Words flared up and overflowed. Many new words invaded the atmosphere: demonstration, military force, Molotov cocktail, state of emergency, martyrdom, tear gas, pamphlets…

Forbidden words were released: imperialism, capitalism, socialism, freedom, SAVAK, independence. Trade union, CIA, suffrage… Old words were dusted off and put back to use: strike, extortionist, election, proletariat, class struggle, solidarity, oppressor, freedom of speech, democracy …

Words designating people, places or nations gave us new lessons in history and geography: Che Guevara, Vietnam, Allende, Golsorkhi, Victor Jara, Lenin, Marx, Nicaragua, the Philippines, Pinochet, Nelson Mandela, Fidel Castro, Siahkal, Mossadegh…

It was one person’s word against another’s: Western or Islamic, veiled or unveiled, monarchy or republic, tie or beard, Shah or Khomeini…
All these words, both new and old, expanded my world and replenished my vocabulary. I travelled in words, I sang new words, I was expectant with new words. My word came to be relegated to the past tense.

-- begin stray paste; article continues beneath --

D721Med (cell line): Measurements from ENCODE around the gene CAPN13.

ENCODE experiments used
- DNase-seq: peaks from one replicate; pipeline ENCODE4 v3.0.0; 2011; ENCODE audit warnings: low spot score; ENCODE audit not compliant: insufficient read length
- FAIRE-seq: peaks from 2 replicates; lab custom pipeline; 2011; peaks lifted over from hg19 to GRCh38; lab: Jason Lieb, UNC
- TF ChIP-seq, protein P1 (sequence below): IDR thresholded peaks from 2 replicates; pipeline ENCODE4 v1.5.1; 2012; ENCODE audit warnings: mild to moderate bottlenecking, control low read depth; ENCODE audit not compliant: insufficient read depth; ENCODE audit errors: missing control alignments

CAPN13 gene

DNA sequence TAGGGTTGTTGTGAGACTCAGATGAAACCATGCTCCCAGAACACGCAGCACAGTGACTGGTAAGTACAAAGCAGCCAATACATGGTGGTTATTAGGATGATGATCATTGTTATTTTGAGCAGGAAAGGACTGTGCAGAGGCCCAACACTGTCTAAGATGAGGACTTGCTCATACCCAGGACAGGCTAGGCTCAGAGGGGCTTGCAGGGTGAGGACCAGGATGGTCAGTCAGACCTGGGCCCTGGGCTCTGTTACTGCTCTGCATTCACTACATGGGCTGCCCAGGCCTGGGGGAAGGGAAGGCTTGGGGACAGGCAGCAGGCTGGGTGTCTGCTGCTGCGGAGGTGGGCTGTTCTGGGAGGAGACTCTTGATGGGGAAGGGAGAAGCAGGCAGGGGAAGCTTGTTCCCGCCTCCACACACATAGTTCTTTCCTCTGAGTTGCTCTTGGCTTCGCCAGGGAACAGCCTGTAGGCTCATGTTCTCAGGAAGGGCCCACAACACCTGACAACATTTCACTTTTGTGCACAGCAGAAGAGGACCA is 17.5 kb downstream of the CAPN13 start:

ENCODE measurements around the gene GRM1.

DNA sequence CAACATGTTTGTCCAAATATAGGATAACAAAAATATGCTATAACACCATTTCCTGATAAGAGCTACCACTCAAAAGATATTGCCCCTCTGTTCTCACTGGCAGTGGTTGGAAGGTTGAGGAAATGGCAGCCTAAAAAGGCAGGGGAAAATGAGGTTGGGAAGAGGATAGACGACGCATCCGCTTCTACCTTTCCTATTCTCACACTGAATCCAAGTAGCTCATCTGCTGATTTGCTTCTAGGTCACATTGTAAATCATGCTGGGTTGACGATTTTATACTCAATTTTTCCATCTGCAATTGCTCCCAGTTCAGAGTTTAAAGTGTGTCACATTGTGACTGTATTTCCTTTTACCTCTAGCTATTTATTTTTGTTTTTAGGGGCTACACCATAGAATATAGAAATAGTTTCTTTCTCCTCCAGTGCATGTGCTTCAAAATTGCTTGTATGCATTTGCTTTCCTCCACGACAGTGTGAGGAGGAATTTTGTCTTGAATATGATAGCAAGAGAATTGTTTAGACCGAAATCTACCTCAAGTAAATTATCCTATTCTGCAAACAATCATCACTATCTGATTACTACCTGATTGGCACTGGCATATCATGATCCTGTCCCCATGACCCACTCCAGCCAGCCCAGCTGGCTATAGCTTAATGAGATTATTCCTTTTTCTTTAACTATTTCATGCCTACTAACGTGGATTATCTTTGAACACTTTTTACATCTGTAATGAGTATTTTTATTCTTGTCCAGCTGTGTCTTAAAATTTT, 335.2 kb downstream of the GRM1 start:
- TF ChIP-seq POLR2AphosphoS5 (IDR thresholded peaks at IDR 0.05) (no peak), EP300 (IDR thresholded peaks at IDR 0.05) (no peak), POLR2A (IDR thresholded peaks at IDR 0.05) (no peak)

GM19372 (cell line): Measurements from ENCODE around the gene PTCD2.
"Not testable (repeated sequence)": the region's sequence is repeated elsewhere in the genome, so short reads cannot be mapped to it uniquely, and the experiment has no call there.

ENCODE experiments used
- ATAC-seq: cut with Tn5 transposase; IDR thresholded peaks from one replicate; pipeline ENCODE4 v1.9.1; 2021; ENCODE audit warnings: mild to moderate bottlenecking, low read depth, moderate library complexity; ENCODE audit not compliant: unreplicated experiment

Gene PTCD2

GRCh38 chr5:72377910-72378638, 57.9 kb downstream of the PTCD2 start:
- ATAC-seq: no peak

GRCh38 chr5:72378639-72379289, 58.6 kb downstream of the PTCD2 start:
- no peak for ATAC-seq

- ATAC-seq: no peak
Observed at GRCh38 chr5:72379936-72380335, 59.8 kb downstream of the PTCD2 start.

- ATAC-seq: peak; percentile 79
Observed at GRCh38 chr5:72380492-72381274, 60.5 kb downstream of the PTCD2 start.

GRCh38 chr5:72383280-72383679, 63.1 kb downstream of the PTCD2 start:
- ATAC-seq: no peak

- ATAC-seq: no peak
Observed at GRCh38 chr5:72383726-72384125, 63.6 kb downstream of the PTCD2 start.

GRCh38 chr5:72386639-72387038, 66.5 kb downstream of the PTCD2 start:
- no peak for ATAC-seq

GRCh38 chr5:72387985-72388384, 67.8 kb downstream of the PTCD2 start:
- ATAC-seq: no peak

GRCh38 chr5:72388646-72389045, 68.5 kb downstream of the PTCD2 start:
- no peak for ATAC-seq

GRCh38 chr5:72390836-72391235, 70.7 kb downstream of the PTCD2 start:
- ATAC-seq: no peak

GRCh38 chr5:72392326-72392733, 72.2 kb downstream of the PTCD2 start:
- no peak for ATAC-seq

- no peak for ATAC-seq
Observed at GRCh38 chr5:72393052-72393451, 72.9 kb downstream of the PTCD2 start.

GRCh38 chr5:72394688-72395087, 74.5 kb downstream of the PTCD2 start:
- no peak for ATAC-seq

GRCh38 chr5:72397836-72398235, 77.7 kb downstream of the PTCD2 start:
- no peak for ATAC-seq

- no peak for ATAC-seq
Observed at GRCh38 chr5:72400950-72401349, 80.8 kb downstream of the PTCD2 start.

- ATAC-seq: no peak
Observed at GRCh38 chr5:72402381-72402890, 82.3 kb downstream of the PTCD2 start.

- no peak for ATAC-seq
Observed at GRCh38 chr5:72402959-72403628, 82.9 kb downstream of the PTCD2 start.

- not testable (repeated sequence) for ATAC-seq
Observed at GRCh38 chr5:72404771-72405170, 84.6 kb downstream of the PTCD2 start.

My new words gave me new insights, new means of interpretation. I realized that the two suited gentlemen in Arvin’s office weren’t fathers of my classmates’. They were agents from SAVAK, the secret police, whose mission was to expose clandestine student organizations.


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Ryszard Antolak

We think we are in control of them

by Ryszard Antolak on

Language possesses a life all of its own, and is often wiser than its users.

Thank you, Namdar, for your words. And more, much more, please.


Roya Kashani

Very nice story ... and the word Ashmis

by Roya Kashani on

Dear Namdar very nice story , as someone who was in the same highschool , I remeber those days so clearly and I also remember the famous word Ashmis and how curious everyone was to find out about the meaning of the word ! Nice story . 

Anahid Hojjati

Dear Namdar, how exciting to see your story on IC

by Anahid Hojjati on

Namdar jan, so good to see your story here. It is exciting to comment on a story that I was there as it happened. For the information of readers, Namdar and I were in same high school where he wrote his famous word everywhere. I clearly remember that when we talked about Namdar, we called him by this word. Dear Namdar, thanks for the nostalgia my friend.